AU PAIR QUARTERLY NEWSLETTER
FEATURED ARTICLES IN THIS EDITION:
A Letter From Au Pair in America
The news of President Trump’s suspension of non-immigrant visas until the end of 2020 sent ripples (or waves) of sadness, anger, confusion and concern across many in exchange programs and industries that rely on these visas for their businesses to be fully functioning. Au Pair in America was the first au pair program and has been running our program since 1986; we are not novices to the political and economic uncertainties that can impact international travel and exchange. In addition, Au Pair in America is a program of AIFS, the American Institute For Foreign Study. AIFS has endured many global crises throughout its 55-year history, including wars, natural disasters, financial collapses, and pandemics. Our founder, the late Sir Cyril Taylor, understood the potential for temporary but significant global uncertainty and believed in the importance of responsible financial stewardship. Although the past few months have been as challenging as anything the organization has previously faced, we are strengthened by the knowledge that Sir Cyril created an organization with the financial strength to manage and endure global instability.
Au Pair in America has always been a leader in advocacy efforts within the au pair sponsor community. We contribute staff and financial resources to educate government and other public officials on how important the program is to American families and the young people who leave their homes to take part in this amazing cultural exchange. Along with the Alliance for International Exchange, other sponsor organizations, families, staff and our own government relations team, thousands of letters were sent to both the Department of State and the White House in advance of this proclamation. A letter signed by 15 members of Congress was submitted to the White House that stressed the need to exempt the au pair program from any non-immigrant visa suspension. And while these efforts may not have given us the result we were expecting, we will continue to advocate along with so many other exchange programs impacted by this proclamation. We will share information about these efforts and how you can take part as they become available.
To all the community counselors, staff in the US and our offices in the UK, Germany, Poland and Australia and partners around the world working to ensure the health, safety and well-being of all our participants – thank you! You are doing a tremendous job and we are so proud to work with each and every one of you.
For host families and au pairs, we know that this is a difficult time and want to assure you that Au Pair in America will do whatever we can to make it less so for you. We look forward to the time when we can once again welcome all au pairs to the US to take part in the adventure of a lifetime and thank you for your continued support of the program.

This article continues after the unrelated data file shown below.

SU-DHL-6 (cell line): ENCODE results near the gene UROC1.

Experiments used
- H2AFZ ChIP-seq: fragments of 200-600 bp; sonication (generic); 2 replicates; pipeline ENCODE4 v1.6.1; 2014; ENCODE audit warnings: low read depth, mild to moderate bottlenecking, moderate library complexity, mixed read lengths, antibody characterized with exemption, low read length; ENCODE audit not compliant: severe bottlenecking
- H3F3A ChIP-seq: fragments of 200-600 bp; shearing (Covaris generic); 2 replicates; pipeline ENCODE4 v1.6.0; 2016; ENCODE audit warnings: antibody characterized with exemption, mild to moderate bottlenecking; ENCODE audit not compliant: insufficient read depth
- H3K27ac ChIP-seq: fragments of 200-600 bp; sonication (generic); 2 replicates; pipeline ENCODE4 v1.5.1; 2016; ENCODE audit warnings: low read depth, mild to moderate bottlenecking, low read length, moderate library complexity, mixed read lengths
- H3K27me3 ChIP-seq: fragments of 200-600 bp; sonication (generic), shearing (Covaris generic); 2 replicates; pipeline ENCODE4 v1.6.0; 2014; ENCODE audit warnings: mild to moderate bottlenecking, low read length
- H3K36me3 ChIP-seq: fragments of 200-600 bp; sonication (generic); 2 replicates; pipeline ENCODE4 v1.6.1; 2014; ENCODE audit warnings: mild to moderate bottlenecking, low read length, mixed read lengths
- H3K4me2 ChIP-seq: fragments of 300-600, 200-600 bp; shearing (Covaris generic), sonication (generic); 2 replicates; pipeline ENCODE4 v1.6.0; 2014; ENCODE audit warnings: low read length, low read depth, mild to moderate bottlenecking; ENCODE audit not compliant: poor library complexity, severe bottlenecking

Au Pair in America
SVP, Programme Director
Au Pair in America
Social Distancing is still the name of the game! We strongly encourage host parents and au pairs to talk to each other about household decisions around social distancing. This is especially important now that different states across the country are in different phases of re-opening. We suggest you talk openly about this topic on a regular basis to ensure that everyone in the household is on the same page. Here are some helpful suggestions and our recommendations.
Regulation Reminder – Keeping on Track
Over the past few months, au pair schedules have been varied (to say the least) as families grappled with online schooling, working from home, being essential workers and different levels of lockdown all around the country! Keeping any kind of regular schedule at home has been extra challenging. Please remember that the basics of the Department of State regulations do not change even when schedules change.
- Au pairs can work a maximum of 10 hours a day and 45 hours per week.
- The au pair is entitled to 1½ days off each week, which means that if her hours are spread over 6 days, one of those work days cannot exceed 5 hours of work.
- Au pairs get a full weekend off every month, from Friday night to Monday morning.
- Any hours that an au pair has responsibility for the children, even if they are sleeping, are considered work hours.
If you need any advice or guidance regarding your au pair’s schedule please reach out to your community counselor.
Download this easy-to-use form to plan the au pair’s schedule and help everyone keep on track with the hours!
Au Pair Webinars
Our au pair webinar series has continued to help au pairs feel connected with the program and each other over the past few months.
Webinars are hosted by our experience orientation trainers, and each session includes a Q & A at the end so au pairs can engage, ask questions and take part in discussion.
We are delighted to continue to offer a wide variety of topics throughout the summer months. Webinars include content focused around child care, personal development, practical tips and safety, all designed to help au pairs be successful on the program. We encourage you to participate in these sessions!
Visit our Au Pair Webinar page.
Stop Bugging Me! A Guide to Insect Safety and Kids
Most of us have spent a lot of time in our homes of late, and with the weather warming across most of the country, it’s a good time to get outside more!
Outdoor play is important for children – to move their large muscles, enjoy the fresh air and explore nature. It is important to use sunscreen to protect from the sun’s harmful rays, and it is also important to be aware of possible disease-bearing insects.
In the Community
What’s on your summer “must list?”. . . APIA is sharing our latest cultural exchange stories on our social media channels.
We’re learning new dance steps, planning for fun in the sun, and learning delicious recipes from all over the world – Pão de Queijo from Brazil – yum!